Cinderella comes to MCHS
The young actors at Marshall County High School hope that the slipper fits this weekend.
The MCHS Musical Theatre department is presenting the classic tale of magic and romance, Cinderella.
Courtney Primus, in her fourth year teaching theatre at MCHS, directs the show and is excited with how well the mostly senior cast has come together.
Lindsay Amonette is cast as Cinderella, the poor girl who becomes a princess.
Tazanea Witherspoon serves as Cinderella’s Fairy Godmother.
Haley Porter is Cinderella’s not-very-nice stepmother, and Jenny Shonk and Gretchen Wells play her vain and not very bright stepsisters.
Jay Potts is the Prince, who doesn’t think that there is any girl in the kingdom for him, and Houston Ownby and Savannah Gipson play his parents, the king and queen, who don’t think the prince will ever find true love.
Jesse Velez plays the royal herald. Other seniors in the ensemble are Jackson Long, Rosa Middaugh, and Bobby Mullenix.
The musical will be presented Friday and Saturday evenings at 7 p.m., with a Sunday matinée at 2 p.m. Tickets for the public are available at the door for $10.
Two productions will be held during the school day for students to attend.
The show takes place in the lecture hall at the school, to the left of the main school entrance. Signs will be placed indicating the entrance to the performance.
This is the second year of the musical theatre program at the high school.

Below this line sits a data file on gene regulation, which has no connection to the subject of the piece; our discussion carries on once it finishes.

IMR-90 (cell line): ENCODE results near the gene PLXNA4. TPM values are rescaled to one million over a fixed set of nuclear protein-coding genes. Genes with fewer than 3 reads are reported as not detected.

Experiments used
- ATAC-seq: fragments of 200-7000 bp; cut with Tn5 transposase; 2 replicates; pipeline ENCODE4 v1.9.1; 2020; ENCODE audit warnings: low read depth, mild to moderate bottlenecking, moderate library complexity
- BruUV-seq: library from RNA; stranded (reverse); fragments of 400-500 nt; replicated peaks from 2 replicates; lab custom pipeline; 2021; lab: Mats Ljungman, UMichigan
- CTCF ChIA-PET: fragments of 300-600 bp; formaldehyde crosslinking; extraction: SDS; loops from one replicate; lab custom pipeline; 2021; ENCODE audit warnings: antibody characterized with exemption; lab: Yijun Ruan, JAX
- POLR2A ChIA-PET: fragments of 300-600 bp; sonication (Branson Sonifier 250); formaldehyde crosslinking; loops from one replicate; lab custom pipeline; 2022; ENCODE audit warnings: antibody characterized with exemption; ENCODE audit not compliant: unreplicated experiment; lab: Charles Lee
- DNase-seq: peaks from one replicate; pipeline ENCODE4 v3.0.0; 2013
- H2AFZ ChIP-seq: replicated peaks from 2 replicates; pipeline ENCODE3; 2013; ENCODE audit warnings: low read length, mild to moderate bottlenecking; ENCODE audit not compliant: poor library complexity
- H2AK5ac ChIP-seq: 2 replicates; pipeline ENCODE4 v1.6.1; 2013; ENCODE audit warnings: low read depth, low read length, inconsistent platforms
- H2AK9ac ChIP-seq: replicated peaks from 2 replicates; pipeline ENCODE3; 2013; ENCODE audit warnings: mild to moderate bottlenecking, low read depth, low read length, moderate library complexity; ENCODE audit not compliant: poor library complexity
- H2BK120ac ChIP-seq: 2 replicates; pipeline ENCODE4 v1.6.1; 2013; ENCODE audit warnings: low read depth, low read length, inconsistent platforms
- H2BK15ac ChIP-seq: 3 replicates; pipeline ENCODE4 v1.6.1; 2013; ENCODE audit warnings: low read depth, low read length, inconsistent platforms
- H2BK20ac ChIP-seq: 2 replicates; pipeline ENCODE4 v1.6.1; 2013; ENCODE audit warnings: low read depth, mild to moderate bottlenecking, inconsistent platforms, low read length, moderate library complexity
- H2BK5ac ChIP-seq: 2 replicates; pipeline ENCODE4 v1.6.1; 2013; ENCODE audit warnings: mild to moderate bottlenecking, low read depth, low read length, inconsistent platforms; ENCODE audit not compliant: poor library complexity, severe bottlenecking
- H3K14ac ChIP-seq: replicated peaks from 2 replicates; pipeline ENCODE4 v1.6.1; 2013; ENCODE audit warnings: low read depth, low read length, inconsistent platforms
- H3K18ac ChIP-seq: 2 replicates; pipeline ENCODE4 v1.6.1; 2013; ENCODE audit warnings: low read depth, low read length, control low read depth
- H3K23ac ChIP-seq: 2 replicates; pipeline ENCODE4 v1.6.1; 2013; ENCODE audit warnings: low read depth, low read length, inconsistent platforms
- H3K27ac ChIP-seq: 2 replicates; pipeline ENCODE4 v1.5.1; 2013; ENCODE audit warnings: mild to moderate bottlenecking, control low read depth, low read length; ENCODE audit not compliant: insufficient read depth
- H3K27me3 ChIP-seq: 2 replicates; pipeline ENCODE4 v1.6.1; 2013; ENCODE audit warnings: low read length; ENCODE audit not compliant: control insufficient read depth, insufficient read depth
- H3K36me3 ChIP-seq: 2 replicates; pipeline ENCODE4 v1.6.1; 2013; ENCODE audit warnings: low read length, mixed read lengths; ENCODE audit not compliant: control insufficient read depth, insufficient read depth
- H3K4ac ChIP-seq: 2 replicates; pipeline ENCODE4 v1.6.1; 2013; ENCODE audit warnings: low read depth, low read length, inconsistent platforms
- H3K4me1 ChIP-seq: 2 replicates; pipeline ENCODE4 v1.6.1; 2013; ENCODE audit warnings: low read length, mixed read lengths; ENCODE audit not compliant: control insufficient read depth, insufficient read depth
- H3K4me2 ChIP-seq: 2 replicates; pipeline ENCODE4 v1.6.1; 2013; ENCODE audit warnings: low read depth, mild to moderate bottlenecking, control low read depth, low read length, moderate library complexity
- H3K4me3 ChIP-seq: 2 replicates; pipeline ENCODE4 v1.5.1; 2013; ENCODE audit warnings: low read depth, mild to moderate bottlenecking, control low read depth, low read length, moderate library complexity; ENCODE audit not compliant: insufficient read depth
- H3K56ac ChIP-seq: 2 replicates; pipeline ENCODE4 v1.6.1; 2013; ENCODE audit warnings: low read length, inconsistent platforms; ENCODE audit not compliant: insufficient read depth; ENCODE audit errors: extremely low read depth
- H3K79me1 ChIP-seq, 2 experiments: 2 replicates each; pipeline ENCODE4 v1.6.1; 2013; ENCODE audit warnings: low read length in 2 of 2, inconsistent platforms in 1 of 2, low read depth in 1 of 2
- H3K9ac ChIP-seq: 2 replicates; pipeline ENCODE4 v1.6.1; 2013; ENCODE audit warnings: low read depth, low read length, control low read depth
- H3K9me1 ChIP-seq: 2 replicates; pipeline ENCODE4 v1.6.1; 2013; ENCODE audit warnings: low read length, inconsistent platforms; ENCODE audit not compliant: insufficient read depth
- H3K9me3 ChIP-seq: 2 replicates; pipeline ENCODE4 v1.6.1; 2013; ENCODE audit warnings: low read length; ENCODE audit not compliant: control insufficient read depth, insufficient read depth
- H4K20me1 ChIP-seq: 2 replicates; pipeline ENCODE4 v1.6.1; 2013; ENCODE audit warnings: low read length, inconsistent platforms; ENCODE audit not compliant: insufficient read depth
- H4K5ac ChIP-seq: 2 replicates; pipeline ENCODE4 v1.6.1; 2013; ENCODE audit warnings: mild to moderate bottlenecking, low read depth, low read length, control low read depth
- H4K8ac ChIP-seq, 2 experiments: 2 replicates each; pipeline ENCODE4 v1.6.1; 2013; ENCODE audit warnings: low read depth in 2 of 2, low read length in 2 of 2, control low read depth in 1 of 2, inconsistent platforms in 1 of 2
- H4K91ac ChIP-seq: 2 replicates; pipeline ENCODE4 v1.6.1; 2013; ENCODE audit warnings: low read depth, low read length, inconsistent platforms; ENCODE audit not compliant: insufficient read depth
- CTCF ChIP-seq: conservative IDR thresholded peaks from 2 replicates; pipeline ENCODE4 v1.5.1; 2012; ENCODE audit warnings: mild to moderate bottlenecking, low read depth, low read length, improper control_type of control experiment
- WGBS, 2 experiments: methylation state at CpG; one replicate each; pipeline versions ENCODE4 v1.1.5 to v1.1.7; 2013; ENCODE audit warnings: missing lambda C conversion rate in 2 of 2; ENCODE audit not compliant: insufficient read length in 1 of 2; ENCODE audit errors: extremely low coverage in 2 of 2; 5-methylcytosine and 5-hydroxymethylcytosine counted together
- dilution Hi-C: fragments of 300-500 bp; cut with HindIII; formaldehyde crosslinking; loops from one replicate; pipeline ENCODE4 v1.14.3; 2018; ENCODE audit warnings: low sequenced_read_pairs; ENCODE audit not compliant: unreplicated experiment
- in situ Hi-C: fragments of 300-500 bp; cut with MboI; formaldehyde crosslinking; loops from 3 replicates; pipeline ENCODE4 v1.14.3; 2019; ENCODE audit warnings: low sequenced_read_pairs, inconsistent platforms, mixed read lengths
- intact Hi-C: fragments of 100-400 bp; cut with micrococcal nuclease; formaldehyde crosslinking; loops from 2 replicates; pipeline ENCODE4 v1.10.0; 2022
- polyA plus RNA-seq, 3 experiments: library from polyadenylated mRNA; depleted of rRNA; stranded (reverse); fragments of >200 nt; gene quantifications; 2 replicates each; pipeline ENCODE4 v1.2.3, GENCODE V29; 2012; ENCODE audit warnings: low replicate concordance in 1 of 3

The Musical Theatre department was designed as a cross departmental program, including Primus’ theatre students, Alise Dumser’s choral students, and the visual art students who do the set decoration.
“We want to introduce the arts into the school as a whole,” said Primus. “We want to present different types and genres of musicals. ”Auditions are open to students with at least one semester in choir or the introductory theatre class.
Each year’s production is based on who is available in the class. One reason they went with Sweeney Todd, a musical thriller about a Victorian era barber turned murderer, last year, Primus said, was that they had a lot of good male voices and needed a production with several male parts.
This year the students decided to go with lighter fare, choosing the Rogers and Hammerstein version of Cinderella first adapted for television in 1957.
Primus emphasized that the production is student-driven, allowing them to put into practice what they are learning in the classroom.
The learning opportunities extend beyond the arts as well.
A great deal of historical research goes into the actors understanding and establishing their characters.
She said that students were surprised to be using equations learned in math classes in order to figure out elements of the set design.
One thing the students have learned, based on the dress rehearsal, is how to present a musical that captures the magic and fun of the source.